Effect of artificial tears on visual performance in subjects with dry eye

William H. Ridder*, Alan Tomlinson, Jerry Paugh

*Corresponding author for this work

Research output: Contribution to journalArticlepeer-review

48 Citations (Scopus)


Disruption of the anterior refracting surface of the eye (i.e., the tear layer) reduces visual performance. Tear layer breakup occurs soon after a blink in contact lens wearers and patients with dry eye. This study determined whether artificial tears stabilize the tear film and improve visual performance in contact lens wearers who also exhibit a dry eye. Methods.
Five subjects with mild to moderate dry eye (probably as a result of an evaporative dry eye) during spectacle and contact lens wear were fitted with a Focus Night & Day hydrogel lens for this study. A temporal, two-alternative, forced-choice paradigm was used to measure contrast sensitivity. The stimuli were vertically oriented sine wave gratings (between 0.5 and 14 cpd) presented for 16.67 msec. The stimuli were presented at two different times after blink detection: 2 sec after blink detection (i.e., before tear layer breakup) or 4 sec after tear film breakup. Four conditions were investigated at 4 sec after tear layer breakup: 1) without artificial tears added, 2) with Clerz2 (Alcon, Fort Worth, TX) instilled, 3) with Sensitive Eyes (Bausch & Lomb, Rochester, NY), and 4) with GenTeal (Novartis, Basel, Switzerland) applied. The artificial tears were instilled at 10-min intervals during the data collection. The short-term visual effects of drop instillation were also investigated by continually monitoring contrast sensitivity for a 14-cpd grating after a single-drop administration.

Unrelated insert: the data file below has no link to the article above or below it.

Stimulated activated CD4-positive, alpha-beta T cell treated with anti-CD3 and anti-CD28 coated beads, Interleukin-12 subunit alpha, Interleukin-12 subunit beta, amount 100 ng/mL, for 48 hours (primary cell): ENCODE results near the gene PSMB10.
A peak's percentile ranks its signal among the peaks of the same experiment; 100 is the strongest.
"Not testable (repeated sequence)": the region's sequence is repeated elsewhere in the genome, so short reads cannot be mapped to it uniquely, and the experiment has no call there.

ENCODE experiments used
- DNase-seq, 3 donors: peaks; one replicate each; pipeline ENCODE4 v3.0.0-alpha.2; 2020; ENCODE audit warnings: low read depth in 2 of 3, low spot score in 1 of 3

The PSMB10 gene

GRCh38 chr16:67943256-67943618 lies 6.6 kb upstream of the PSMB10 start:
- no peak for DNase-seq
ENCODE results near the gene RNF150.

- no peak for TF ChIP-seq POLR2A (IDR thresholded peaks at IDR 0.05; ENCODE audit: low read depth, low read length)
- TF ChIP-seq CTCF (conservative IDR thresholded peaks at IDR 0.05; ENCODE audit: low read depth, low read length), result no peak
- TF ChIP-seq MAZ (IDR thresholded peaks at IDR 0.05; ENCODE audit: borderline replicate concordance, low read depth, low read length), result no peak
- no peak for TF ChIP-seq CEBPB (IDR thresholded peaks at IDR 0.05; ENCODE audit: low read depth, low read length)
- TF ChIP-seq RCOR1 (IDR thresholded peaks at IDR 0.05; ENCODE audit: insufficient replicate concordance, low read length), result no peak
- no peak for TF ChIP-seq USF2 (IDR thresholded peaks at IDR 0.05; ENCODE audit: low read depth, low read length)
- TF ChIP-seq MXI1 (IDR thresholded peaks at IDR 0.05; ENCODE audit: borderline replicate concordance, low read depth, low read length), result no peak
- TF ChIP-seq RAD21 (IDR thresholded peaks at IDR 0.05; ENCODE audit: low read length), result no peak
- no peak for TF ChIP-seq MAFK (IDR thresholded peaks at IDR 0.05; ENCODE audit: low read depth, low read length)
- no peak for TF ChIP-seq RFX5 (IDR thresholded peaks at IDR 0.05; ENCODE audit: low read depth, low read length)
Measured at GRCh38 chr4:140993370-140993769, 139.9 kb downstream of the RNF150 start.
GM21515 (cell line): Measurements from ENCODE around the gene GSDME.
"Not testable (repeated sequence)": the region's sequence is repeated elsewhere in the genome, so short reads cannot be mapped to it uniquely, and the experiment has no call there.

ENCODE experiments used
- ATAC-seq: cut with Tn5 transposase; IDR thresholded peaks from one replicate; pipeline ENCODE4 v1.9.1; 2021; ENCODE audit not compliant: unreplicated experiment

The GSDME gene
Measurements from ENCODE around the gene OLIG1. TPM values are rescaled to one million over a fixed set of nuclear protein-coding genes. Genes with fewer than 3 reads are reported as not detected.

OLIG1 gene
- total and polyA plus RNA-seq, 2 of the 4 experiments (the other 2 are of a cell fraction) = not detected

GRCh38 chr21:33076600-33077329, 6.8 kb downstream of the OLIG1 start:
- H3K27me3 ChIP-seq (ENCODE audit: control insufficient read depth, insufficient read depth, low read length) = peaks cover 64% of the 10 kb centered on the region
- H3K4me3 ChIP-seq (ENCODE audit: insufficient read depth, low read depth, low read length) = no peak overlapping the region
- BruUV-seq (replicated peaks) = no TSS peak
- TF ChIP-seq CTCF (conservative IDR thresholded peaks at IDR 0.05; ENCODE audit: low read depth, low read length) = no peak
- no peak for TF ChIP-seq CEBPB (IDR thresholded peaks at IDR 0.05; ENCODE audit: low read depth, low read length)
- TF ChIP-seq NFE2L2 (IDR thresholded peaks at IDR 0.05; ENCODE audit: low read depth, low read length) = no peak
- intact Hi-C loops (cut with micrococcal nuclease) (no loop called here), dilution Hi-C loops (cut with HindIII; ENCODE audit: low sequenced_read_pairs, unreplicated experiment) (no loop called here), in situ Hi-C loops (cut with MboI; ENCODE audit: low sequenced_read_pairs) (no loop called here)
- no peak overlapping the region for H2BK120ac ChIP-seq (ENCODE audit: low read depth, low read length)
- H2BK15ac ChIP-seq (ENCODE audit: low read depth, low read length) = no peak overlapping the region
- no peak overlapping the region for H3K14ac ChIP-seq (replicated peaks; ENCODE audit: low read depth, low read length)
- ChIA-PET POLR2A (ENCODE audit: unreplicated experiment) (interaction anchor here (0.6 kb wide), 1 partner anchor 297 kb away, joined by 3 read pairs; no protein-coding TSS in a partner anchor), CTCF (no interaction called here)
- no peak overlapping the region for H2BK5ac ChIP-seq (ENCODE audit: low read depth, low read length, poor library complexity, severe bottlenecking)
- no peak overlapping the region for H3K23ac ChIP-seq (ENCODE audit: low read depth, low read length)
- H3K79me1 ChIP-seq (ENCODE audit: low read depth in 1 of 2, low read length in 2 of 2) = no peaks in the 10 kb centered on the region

High spatial frequency contrast sensitivity and visual acuity were found to be reduced after tear film breakup in the absence of supplementation with artificial tears. For the group data (and four of five subjects), the instillation of Sensitive Eyes improved the contrast sensitivity and visual acuity to the level attained before tear breakup, thus prolonging visual performance. Clerz2 and GenTeal did not produce any enhancement in visual performance. A short-term decrease in contrast sensitivity was also observed with a single administration of Clerz2 and GenTeal.
This study indicates that there was a benefit of Bausch & Lomb Sensitive Eyes tear supplementation on visual performance in subjects with an evaporative dry eye. This may be the result of 1) aqueous supplementation in these subjects and/or 2) the minimal tear layer disruption found with Sensitive Eyes drop administration. The results suggest that practitioners need to identify those patients who can benefit from the use of appropriate artificial tear supplements.
Original languageEnglish
Pages (from-to)835-842
Number of pages8
JournalOptometry and Vision Science
Issue number9
Publication statusPublished - Sept 2005


  • Artificial tears
  • Contact lens
  • Dry eye
  • Tear layer breakup
  • Vision

ASJC Scopus subject areas

  • Ophthalmology
  • Optometry


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